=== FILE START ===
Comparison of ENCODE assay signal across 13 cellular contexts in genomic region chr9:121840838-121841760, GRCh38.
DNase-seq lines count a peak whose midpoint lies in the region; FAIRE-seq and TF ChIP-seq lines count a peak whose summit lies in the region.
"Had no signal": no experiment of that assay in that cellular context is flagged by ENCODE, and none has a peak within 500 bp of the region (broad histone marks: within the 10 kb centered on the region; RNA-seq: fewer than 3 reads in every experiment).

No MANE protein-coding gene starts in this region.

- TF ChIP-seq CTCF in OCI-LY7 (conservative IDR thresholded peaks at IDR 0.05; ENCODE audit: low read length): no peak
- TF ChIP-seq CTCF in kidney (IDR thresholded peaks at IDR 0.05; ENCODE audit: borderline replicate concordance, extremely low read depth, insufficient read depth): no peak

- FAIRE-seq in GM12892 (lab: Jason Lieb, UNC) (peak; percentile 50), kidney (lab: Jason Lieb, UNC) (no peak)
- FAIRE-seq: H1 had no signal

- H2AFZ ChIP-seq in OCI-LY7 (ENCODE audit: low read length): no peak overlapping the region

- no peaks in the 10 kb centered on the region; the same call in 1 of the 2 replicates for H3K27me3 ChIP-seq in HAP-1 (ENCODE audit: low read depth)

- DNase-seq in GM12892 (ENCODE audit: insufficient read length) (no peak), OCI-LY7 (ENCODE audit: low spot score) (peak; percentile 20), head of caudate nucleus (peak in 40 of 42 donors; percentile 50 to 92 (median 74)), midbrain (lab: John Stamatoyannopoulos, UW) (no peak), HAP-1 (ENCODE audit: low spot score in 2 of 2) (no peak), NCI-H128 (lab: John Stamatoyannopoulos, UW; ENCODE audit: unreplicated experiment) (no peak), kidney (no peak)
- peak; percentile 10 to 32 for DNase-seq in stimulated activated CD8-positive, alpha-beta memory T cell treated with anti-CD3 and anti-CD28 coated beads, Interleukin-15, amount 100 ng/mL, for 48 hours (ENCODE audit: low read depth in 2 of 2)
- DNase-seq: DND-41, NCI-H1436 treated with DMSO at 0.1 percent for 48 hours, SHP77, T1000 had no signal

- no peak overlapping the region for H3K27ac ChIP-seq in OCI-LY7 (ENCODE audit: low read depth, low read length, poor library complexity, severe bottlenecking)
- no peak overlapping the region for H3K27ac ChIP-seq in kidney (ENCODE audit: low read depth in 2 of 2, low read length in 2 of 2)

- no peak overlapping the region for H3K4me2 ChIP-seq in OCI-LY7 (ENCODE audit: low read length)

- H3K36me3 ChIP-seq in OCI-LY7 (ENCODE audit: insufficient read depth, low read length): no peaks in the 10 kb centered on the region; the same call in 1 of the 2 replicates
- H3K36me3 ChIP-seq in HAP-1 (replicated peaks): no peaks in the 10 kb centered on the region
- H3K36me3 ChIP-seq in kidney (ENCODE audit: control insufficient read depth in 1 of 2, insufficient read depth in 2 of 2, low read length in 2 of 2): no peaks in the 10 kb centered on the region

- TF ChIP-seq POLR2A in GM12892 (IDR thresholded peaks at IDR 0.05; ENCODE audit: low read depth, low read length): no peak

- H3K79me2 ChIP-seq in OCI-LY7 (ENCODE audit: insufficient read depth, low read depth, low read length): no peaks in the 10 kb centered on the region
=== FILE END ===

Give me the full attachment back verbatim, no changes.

Comparison of ENCODE assay signal across 13 cellular contexts in genomic region chr9:121840838-121841760, GRCh38.
DNase-seq lines count a peak whose midpoint lies in the region; FAIRE-seq and TF ChIP-seq lines count a peak whose summit lies in the region.
"Had no signal": no experiment of that assay in that cellular context is flagged by ENCODE, and none has a peak within 500 bp of the region (broad histone marks: within the 10 kb centered on the region; RNA-seq: fewer than 3 reads in every experiment).

No MANE protein-coding gene starts in this region.

- TF ChIP-seq CTCF in OCI-LY7 (conservative IDR thresholded peaks at IDR 0.05; ENCODE audit: low read length): no peak
- TF ChIP-seq CTCF in kidney (IDR thresholded peaks at IDR 0.05; ENCODE audit: borderline replicate concordance, extremely low read depth, insufficient read depth): no peak

- FAIRE-seq in GM12892 (lab: Jason Lieb, UNC) (peak; percentile 50), kidney (lab: Jason Lieb, UNC) (no peak)
- FAIRE-seq: H1 had no signal

- H2AFZ ChIP-seq in OCI-LY7 (ENCODE audit: low read length): no peak overlapping the region

- no peaks in the 10 kb centered on the region; the same call in 1 of the 2 replicates for H3K27me3 ChIP-seq in HAP-1 (ENCODE audit: low read depth)

- DNase-seq in GM12892 (ENCODE audit: insufficient read length) (no peak), OCI-LY7 (ENCODE audit: low spot score) (peak; percentile 20), head of caudate nucleus (peak in 40 of 42 donors; percentile 50 to 92 (median 74)), midbrain (lab: John Stamatoyannopoulos, UW) (no peak), HAP-1 (ENCODE audit: low spot score in 2 of 2) (no peak), NCI-H128 (lab: John Stamatoyannopoulos, UW; ENCODE audit: unreplicated experiment) (no peak), kidney (no peak)
- peak; percentile 10 to 32 for DNase-seq in stimulated activated CD8-positive, alpha-beta memory T cell treated with anti-CD3 and anti-CD28 coated beads, Interleukin-15, amount 100 ng/mL, for 48 hours (ENCODE audit: low read depth in 2 of 2)
- DNase-seq: DND-41, NCI-H1436 treated with DMSO at 0.1 percent for 48 hours, SHP77, T1000 had no signal

- no peak overlapping the region for H3K27ac ChIP-seq in OCI-LY7 (ENCODE audit: low read depth, low read length, poor library complexity, severe bottlenecking)
- no peak overlapping the region for H3K27ac ChIP-seq in kidney (ENCODE audit: low read depth in 2 of 2, low read length in 2 of 2)

- no peak overlapping the region for H3K4me2 ChIP-seq in OCI-LY7 (ENCODE audit: low read length)

- H3K36me3 ChIP-seq in OCI-LY7 (ENCODE audit: insufficient read depth, low read length): no peaks in the 10 kb centered on the region; the same call in 1 of the 2 replicates
- H3K36me3 ChIP-seq in HAP-1 (replicated peaks): no peaks in the 10 kb centered on the region
- H3K36me3 ChIP-seq in kidney (ENCODE audit: control insufficient read depth in 1 of 2, insufficient read depth in 2 of 2, low read length in 2 of 2): no peaks in the 10 kb centered on the region

- TF ChIP-seq POLR2A in GM12892 (IDR thresholded peaks at IDR 0.05; ENCODE audit: low read depth, low read length): no peak

- H3K79me2 ChIP-seq in OCI-LY7 (ENCODE audit: insufficient read depth, low read depth, low read length): no peaks in the 10 kb centered on the region